Biome depleted and biome enriched F1 rats (n = 20 and 15, respectively) were immunized with peanut extract, FITC-KLH, and DNP-Ficoll (2,4 Dinitrophenyl conjugated to AminoEthylCarboxyMethyl-Ficoll, a high molecular weight polysaccharide; Biosearch Technologies, Inc., Novato, CA, USA) according to the following protocol. An immunization “cocktail” was prepared by thawing and mixing peanut extract, FITC-KLH, and DNP-Ficoll at a concentrations of 2mg/mL:1mg/mL:2mg/mL, respectively. The cocktail was aliquoted and stored at -80°C until use. On Day 0, a portion of the cocktail was thawed, combined with Imject Alum (Pierce, Rockford, IL, USA) in a 1:1 (v/v) ratio, and mixed for 30 min on an Everlast Rocker at medium setting at room temperature. Rats were weighed (Day 0, age 43 days old), and peanut extract, FITC-KLH, and DNP-Ficoll emulsified with alum were injected intraperitoneally at a dose of 2mg/kg, 1mg/kg, and 2mg/kg, respectively. On days 2, 4, 7, and 9, the peanut extract (alone, without other antigens) was injected intraperitoneally at 2 mg/kg (using the Day 0 weight). On day 14, rats were injected with the immunization cocktail in a manner similar to that on Day 0, except that the alum conjugate was not included. On day 28 of the immunization protocol, when the F1 rats were 71 days old, the animals were euthanized with CO2 and blood was collected from the posterior vena cava. Blood samples were centrifuged in BD Vacutainer Plus blood collection tubes (BD Biosciences, Franklin Lakes, NJ, USA) at 2390 x g at 22°C for 10 min, and the sera was stored at -80°C until use.
Measurement of Ig concentrations by ELISA
ELISA assays were run under conditions in which a linear relationship existed between the serum concentration and the absorbance readout. Initial dilution series were run for each antibody to determine this “linear range”. Assays for total IgE and anti-peanut IgE employed a dilution of 1:800. All other ELISA assays employed a dilution of 1:50. All assays were run in duplicate except for the sera standard on each plate, which was run in quadruplicate.
Relative concentrations of total serum IgE were evaluated by ELISA as follows. Ninety-six-well Nunc Maxisorp plates (Nalge Nunc International, Rochester, NY, USA) were incubated for 1 to 1.5 hours with 50μL/well of PBS containing 7.5μg/mL goat anti-rat IgE (Immunology Consultant Laboratory, Portland, OR, USA). Plates were washed three times with 200μL/well of PBS, blocked with 200μL/well of PBS with 0.1%BSA (PBS-BSA) and incubated for 1 hr at room temperature. Plates were washed with 200μL/well PBS and incubated overnight in 200μL/well PBS at 4°C. Serum samples were thawed and diluted with PBS-BSA and added at 50μL/well. The serum from one rat was selected as a standard and was used on each plate. After incubating for 3 hrs at 4°C, the wells were washed and alkaline phosphatase-labeled goat anti-rat IgG (whole molecule) (Sigma-Aldrich, St. Louis, MO, USA), was added at 50μL/well. The plates were incubated for 1 hr at room temperature and washed 6 times with PBS. Plates were developed with 0.5mM MgCl2 and NaN3 in a 100 mM diethanolamine buffer at pH 9.5. The absorbance at 405 nm was measured.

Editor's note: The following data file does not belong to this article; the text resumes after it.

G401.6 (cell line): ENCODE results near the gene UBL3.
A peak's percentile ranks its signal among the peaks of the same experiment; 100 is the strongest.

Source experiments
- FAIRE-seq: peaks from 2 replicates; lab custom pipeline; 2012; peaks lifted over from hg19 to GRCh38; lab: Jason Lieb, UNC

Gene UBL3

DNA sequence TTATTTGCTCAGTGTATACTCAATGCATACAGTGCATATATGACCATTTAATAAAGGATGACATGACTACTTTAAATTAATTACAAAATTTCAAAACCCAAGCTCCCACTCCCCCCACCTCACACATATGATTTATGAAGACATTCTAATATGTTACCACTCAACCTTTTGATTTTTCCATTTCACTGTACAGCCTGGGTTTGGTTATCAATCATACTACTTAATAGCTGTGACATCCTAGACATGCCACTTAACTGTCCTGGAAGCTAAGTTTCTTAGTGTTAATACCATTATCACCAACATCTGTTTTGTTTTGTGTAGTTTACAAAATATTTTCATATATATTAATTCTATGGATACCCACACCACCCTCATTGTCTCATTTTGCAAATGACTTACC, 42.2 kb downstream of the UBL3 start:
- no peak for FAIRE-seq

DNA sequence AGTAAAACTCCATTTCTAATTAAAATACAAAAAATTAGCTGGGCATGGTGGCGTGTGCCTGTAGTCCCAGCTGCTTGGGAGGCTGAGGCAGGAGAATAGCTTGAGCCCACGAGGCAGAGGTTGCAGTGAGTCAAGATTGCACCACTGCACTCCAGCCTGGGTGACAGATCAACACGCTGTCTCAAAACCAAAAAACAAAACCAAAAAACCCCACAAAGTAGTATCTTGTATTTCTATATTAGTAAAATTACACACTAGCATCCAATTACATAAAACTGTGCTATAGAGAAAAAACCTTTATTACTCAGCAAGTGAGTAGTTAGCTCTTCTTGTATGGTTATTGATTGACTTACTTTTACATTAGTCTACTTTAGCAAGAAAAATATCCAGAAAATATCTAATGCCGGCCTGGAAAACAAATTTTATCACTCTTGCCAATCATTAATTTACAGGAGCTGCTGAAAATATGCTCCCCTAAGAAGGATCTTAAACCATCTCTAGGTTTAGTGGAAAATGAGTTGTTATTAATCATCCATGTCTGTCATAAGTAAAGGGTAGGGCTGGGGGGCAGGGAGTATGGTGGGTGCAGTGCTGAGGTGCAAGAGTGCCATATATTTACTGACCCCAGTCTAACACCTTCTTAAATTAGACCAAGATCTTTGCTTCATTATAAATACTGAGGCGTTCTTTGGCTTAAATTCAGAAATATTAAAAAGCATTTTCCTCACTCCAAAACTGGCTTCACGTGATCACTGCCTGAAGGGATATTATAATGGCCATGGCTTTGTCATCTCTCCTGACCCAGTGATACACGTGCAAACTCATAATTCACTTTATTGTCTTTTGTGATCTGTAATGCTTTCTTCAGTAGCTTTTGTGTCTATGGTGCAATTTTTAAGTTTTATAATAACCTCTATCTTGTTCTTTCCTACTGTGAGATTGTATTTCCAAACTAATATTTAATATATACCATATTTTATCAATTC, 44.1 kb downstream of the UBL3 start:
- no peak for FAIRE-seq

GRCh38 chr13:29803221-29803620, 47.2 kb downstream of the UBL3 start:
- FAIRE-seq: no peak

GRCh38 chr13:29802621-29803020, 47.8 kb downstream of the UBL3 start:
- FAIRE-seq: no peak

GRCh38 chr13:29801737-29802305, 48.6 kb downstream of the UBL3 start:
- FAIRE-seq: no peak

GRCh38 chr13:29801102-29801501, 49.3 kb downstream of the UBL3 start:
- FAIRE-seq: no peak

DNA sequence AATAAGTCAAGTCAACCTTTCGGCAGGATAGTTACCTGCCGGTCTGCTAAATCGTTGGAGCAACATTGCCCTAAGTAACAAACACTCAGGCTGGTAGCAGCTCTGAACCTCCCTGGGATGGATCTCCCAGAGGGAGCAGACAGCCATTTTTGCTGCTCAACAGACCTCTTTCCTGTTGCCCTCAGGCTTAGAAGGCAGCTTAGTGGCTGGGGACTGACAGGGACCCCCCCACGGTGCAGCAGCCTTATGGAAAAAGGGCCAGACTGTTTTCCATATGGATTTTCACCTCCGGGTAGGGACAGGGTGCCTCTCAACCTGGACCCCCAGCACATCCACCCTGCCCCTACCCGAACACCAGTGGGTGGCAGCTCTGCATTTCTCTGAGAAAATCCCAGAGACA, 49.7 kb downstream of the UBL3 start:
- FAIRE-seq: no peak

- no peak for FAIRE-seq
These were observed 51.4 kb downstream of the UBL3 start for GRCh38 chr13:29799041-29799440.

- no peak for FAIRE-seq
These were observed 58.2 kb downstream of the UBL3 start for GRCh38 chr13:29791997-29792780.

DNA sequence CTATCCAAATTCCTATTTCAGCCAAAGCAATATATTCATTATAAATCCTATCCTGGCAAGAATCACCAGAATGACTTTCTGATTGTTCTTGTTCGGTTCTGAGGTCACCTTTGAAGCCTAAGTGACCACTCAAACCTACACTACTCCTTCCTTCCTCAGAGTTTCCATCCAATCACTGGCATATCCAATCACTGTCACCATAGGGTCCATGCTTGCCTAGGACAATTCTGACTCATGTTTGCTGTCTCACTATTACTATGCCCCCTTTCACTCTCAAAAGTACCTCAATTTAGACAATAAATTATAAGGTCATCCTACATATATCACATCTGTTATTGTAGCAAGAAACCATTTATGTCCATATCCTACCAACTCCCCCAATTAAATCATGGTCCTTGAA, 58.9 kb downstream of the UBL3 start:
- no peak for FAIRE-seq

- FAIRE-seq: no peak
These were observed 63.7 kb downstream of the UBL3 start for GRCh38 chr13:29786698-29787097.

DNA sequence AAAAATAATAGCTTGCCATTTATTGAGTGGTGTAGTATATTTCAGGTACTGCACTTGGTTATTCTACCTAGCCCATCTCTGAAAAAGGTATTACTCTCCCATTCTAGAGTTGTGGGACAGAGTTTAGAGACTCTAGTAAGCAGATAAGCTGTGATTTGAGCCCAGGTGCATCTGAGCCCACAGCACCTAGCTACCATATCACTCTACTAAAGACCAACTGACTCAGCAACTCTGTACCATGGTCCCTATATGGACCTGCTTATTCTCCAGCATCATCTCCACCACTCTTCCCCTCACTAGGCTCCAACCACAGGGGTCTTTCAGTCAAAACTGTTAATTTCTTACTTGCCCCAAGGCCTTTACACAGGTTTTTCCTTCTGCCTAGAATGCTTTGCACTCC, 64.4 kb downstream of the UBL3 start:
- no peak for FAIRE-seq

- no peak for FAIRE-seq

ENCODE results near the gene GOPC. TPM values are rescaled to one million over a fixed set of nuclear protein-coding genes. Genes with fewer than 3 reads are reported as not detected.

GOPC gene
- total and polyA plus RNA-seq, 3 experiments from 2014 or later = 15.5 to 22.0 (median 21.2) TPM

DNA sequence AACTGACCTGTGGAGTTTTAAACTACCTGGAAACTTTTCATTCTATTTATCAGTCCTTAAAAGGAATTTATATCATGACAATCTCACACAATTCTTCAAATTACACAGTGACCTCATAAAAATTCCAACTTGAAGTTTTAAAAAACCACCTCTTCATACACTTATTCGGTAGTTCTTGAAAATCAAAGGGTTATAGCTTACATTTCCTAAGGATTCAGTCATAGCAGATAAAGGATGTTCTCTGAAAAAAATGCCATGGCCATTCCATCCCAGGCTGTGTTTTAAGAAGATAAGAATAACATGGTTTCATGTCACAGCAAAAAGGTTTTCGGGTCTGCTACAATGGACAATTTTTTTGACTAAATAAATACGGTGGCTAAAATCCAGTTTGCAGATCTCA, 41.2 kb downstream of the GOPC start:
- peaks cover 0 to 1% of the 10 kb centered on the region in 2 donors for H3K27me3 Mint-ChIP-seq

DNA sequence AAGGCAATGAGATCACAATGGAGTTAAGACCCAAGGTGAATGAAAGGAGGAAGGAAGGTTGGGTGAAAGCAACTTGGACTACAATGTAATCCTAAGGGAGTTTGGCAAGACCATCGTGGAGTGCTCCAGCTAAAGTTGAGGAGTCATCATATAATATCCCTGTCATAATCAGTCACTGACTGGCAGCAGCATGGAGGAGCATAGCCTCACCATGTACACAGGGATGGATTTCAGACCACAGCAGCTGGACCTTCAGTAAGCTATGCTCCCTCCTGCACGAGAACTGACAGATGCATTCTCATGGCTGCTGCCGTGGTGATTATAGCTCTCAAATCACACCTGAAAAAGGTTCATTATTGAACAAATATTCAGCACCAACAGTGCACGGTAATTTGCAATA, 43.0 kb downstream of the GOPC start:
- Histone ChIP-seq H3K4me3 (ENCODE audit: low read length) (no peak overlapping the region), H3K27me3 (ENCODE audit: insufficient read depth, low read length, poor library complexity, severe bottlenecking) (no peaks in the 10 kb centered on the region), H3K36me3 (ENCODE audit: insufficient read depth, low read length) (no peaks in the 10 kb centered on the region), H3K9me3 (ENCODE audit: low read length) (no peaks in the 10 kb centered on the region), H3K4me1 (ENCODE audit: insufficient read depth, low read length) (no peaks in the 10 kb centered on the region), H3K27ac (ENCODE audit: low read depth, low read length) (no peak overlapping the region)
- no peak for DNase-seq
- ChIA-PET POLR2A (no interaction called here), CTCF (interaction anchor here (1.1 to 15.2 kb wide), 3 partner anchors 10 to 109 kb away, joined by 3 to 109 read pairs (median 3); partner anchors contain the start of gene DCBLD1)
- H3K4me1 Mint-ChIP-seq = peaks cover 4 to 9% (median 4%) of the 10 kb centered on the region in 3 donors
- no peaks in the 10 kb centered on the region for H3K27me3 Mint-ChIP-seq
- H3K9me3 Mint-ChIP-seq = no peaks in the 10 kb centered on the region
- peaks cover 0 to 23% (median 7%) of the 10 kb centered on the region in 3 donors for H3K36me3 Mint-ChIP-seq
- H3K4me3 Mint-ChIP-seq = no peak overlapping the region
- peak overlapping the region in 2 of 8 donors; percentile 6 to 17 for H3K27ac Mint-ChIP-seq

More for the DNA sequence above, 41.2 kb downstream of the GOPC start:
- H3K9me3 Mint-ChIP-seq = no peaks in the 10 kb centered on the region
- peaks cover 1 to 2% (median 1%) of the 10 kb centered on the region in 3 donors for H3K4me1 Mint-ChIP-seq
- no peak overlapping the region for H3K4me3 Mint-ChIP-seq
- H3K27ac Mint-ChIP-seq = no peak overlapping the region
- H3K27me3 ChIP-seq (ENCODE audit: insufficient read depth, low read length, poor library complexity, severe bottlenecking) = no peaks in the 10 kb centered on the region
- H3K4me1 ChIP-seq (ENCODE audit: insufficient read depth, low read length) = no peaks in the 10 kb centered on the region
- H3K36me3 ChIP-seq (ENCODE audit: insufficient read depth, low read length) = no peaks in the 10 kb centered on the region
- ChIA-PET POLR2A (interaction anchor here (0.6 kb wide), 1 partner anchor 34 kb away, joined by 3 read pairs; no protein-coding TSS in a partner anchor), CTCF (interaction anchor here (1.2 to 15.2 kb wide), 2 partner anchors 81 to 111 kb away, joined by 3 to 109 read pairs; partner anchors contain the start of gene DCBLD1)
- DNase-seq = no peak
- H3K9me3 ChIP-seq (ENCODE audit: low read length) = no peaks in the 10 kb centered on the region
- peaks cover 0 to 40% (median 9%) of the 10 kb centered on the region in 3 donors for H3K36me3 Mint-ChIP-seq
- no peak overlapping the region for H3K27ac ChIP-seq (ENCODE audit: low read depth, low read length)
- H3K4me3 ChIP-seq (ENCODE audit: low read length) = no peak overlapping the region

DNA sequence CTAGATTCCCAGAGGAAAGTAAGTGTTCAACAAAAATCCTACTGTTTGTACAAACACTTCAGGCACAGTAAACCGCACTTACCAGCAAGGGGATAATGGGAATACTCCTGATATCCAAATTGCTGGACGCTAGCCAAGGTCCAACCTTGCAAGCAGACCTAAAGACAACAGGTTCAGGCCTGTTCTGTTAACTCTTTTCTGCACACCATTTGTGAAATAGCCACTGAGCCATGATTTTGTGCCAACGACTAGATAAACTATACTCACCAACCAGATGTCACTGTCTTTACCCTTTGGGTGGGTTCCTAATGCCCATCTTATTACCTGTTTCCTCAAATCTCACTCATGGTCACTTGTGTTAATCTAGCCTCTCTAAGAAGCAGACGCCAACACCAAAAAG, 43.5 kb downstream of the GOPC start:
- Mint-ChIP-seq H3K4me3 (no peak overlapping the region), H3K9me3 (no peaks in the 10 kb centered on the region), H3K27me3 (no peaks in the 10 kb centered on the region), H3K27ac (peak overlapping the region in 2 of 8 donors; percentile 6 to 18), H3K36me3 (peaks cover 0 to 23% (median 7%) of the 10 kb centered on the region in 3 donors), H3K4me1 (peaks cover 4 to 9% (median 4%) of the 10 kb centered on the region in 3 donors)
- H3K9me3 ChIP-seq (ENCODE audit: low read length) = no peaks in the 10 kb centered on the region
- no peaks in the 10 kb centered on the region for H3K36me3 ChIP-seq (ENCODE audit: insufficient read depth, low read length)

Relative concentrations of peanut-specific IgE were determined in a similar manner, except that a) the wells were initially coated with peanut extract diluted in PBS (~10μg/mL), and b) goat anti-rat IgE and the alkaline phosphatase-labeled rabbit anti goat-IgG whole molecule (Sigma-Aldrich), were used instead of alkaline phosphatase-labeled goat anti-rat IgG.
Relative concentrations of FITC-specific IgG were determined in a similar manner, except that the wells were initially coated with FITC-BSA diluted in PBS (~10μg/mL), and that alkaline phosphatase-labeled goat anti-rat IgG (γ-chain specific) (Kirkegaard & Perry, Gaithersburg, MD, USA) was used.
Relative concentrations of DNP-specific IgM and IgG were determined in a similar manner, except that the wells were initially coated with DNP-human serum albumin (DNP-HSA) (Sigma-Aldrich) diluted in PBS (~10μg/mL), and that alkaline phosphatase-labeled goat anti-rat IgM (μ) (Kirkegaard & Perry) and alkaline phosphatase-labeled goat anti-rat IgG (γ-chain specific) were used, respectively.